Yea, when this flesh and heart shall fail,
And mortal life shall cease,
I shall possess, within the veil,
A life of joy and peace.

This famed song, this musical, all demand a belief in a higher power. At the very least an interest in examining where grace comes from – be that a Creator (God) or a confronting of prejudices and classes. What sort of resources are actually necessary to achieve joy and peace? Who gets to judge whose misery (be it physical, mental, emotional or spiritual) is more worthy to counter a ‘life of joy and peace’?

We’ve all got our takes on what that looks like post-mortality? Watch Pakuteh and he’s got a convincing point of view towards the belief in eternal life and light. A belief that may have been transferred to John Newton – a ‘resource’/ a young person that Pakuteh chose to protect and to forgive. He forces him to remove the ‘brand’ of Thomas the slave and, not only to look at him as a human being, but also to reciprocate his consistent and powerful love.

This musical is an example of the culmination of many experiences and influences that led to the conversion of one man, John Newton, towards the belief that redeeming his wrongs on earth will lead him towards an eternal resting place, a ‘home’. The cold hard facts are that this belief led him towards action, to a feeling of grace… to affecting social change leading towards the abolition of slavery and racial equality within a system that he happened to hold privilege in. It became irrelevant that he had been convinced for a certain period of time that he had more of a right to be considered a human being than the other people surrounding him.

When we’ve been there ten thousand years,
Bright shining as the sun,
We’ve no less days to sing God’s praise
Than when we’d first begun.

Some people, and some music, just has that way about them/it that lets one unknowingly shift the light on different areas of one’s life and others’ lives – regardless of how one’s belief system or socio-economic class causes one to interact with the world.

How relevant indeed…

Oh and this was the line… OY!

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“WHAT WILL WE DO WITH THE KING’S HEART?”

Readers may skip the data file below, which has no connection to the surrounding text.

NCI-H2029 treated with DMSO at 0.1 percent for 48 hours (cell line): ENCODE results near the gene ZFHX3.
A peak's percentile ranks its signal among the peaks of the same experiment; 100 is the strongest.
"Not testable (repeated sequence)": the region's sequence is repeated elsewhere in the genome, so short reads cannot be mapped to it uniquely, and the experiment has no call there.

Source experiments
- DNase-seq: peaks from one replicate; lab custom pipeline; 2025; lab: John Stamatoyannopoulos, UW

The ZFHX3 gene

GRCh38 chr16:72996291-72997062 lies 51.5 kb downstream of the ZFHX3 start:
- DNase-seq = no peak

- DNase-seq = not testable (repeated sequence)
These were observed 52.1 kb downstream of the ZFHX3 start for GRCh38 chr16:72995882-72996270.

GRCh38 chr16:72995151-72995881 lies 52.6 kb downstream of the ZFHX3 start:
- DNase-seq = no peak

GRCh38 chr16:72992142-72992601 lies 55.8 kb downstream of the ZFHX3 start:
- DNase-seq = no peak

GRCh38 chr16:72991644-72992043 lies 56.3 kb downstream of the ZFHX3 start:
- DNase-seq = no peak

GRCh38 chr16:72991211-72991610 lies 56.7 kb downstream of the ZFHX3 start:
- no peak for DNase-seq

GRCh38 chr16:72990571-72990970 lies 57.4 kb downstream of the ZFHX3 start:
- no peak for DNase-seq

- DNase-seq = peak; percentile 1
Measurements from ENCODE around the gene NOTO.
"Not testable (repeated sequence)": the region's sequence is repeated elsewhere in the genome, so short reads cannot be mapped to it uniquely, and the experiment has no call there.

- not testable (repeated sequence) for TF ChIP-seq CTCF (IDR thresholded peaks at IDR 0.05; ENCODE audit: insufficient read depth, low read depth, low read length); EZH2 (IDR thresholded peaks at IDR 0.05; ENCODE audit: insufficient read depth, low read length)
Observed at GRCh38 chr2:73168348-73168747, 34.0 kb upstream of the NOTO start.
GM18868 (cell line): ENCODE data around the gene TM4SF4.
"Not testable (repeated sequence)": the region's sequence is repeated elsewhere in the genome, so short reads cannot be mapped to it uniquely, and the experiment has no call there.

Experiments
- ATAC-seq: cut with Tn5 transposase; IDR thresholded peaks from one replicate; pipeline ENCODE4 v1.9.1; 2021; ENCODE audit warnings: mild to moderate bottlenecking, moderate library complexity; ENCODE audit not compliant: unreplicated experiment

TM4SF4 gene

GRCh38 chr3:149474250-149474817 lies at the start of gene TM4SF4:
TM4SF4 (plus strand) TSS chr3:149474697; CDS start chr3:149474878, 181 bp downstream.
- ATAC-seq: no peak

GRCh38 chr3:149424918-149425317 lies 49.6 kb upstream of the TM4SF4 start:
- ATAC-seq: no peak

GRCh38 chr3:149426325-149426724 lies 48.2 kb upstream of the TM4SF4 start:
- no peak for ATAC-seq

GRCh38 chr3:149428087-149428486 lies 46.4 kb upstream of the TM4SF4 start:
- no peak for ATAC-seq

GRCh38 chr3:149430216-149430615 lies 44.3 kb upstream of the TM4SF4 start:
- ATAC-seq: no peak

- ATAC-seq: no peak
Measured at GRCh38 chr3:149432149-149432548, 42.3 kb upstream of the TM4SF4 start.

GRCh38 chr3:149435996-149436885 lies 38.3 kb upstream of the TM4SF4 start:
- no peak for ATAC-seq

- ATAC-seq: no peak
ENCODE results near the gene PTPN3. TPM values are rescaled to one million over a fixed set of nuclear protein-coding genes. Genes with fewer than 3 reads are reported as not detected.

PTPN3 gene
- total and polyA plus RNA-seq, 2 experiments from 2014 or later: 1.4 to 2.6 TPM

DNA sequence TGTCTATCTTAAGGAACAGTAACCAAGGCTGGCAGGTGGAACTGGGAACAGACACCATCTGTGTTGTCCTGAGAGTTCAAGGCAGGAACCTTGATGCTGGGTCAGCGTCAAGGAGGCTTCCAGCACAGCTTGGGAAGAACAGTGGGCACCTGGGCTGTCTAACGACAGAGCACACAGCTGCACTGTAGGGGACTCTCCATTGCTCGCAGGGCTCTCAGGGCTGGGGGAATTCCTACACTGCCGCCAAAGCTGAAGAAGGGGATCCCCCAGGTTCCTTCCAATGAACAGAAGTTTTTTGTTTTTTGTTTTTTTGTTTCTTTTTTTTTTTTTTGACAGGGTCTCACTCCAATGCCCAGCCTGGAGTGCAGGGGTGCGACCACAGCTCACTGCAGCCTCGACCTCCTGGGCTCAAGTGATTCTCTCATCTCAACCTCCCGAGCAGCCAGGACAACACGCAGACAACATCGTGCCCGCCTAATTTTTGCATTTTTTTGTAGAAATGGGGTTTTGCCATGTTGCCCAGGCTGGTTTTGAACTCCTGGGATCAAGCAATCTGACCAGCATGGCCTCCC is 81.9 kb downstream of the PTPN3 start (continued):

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“What will we do with the King’s Heart?”

The possibility-packed question becomes the responsibility of Thomas Cromwell (Ben Miles), a lawyer and advisor to King Henry VIII (Nathaniel Parker) in the Royal Shakespeare Company’s production of Part I: Wolf Hall and Part II: Bring Up The Bodies directed by Jeremy Herrin and playing in repertory at New York’s Winter Garden Theatre.

I began in a box for Part I and then scored some dream-like seats (second row) in the orchestra for Part II. Initially what struck me was the great casting of the plays by Helena Palmer CDG. The roles that each character had to play in the kingdom became clear throughout the play due to that casting. I was never distracted from the story in this respect and there’s not an actor in the ensemble that I didn’t love for that reason!

There was a prominent advisor, Cromwell, the hand maneuvering the pieces on the chessboard influencing every direct decision the King makes and controlling the actions of any person who affects the King. There was a lot of conflict (you might say drama) with potential male-heir bearer queen wives (King VIII goes through several unsuccessfully). There is a removed fatherhood role the King takes in his own daughter’s lives (legitimate and illegitimate). There are soldiers, servants, maids, messengers and others. As the plays progressed I started to see how much power Cromwell wielded by being next-to the prominence of the King and leading him through marriages and a search for a woman who could bear a royal son.

I mainly find stories about royalty compelling because there are interesting and dynamic power wielding struggles and strategies being employed by the characters. I can’t say I find this one particularly romantic, in the female perspective, that’s for sure! There are no real heroines written into it…. even so, I liked observing Cromwell playing the love. It is surprising because although he begins in low status in life, and his job is a dark one making decisions to place harm upon others in order to protect the King… at times I was able to see his humanity and this made him a star. I started to see why his presence is necessary in nearly every scene. In order to tell the story of King Henry VIII the man who largely influenced the writing of that story is required – Cromwell – a man with an acute ability to pay attention to detail.

One image of Cromwell ‘playing the love’ that stays with me is when his youngest son Gregory (Daniel Fraser) waltzes onstage in a soldier’s uniform ready to go to battle with the King. Cromwell stands just behind him delicately touching the metal armor as if it was just a costume on a baby – but instead of pulling him out of harm’s way – he tries to compel the King to keep his son safe instead. It’s actually heartbreaking to watch; particularly because the well-known story begins with the death of Cromwell’s female family members.